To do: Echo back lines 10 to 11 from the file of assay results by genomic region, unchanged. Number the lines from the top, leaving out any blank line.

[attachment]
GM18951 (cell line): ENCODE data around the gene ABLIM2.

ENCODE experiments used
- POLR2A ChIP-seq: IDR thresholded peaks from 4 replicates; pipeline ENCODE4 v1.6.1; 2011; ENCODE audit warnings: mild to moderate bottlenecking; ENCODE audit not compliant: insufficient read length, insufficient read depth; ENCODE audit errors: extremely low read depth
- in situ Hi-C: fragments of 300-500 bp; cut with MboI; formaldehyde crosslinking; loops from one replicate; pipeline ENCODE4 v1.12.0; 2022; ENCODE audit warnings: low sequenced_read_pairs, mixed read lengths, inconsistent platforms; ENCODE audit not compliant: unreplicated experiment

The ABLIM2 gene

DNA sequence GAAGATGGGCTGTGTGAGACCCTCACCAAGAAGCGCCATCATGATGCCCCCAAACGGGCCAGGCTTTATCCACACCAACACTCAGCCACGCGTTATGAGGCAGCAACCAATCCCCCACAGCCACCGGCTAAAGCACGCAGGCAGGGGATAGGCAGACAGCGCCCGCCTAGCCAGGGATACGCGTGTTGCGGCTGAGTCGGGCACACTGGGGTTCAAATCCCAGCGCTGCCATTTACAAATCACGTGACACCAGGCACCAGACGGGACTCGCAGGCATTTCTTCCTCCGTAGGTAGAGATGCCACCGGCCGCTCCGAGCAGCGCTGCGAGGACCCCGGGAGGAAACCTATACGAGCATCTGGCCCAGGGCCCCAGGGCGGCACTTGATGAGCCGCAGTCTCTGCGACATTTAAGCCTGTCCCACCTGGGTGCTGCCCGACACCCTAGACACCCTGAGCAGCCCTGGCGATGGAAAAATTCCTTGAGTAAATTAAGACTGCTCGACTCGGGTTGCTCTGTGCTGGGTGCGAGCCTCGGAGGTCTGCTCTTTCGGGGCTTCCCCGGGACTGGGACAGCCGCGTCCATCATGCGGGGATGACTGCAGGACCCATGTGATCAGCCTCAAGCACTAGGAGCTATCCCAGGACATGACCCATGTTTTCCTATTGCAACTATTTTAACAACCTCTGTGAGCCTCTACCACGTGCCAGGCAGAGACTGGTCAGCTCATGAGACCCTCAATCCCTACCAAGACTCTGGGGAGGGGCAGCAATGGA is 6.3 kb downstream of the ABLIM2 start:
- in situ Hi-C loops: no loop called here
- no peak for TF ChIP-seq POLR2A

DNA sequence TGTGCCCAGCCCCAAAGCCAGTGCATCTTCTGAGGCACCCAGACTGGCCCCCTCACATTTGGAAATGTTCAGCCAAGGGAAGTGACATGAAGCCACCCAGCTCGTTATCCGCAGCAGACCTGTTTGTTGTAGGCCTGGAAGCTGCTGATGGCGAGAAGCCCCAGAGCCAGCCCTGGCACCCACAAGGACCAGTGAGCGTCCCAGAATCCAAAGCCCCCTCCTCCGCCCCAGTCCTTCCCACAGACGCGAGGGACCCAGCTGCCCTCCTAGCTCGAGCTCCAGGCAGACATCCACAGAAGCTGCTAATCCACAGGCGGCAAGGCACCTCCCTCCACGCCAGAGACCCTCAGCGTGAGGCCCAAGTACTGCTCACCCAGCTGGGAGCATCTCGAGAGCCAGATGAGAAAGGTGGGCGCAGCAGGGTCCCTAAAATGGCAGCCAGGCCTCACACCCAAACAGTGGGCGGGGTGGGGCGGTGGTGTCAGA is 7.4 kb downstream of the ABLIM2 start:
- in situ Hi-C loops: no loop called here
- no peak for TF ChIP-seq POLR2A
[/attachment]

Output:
- in situ Hi-C loops: no loop called here
- no peak for TF ChIP-seq POLR2A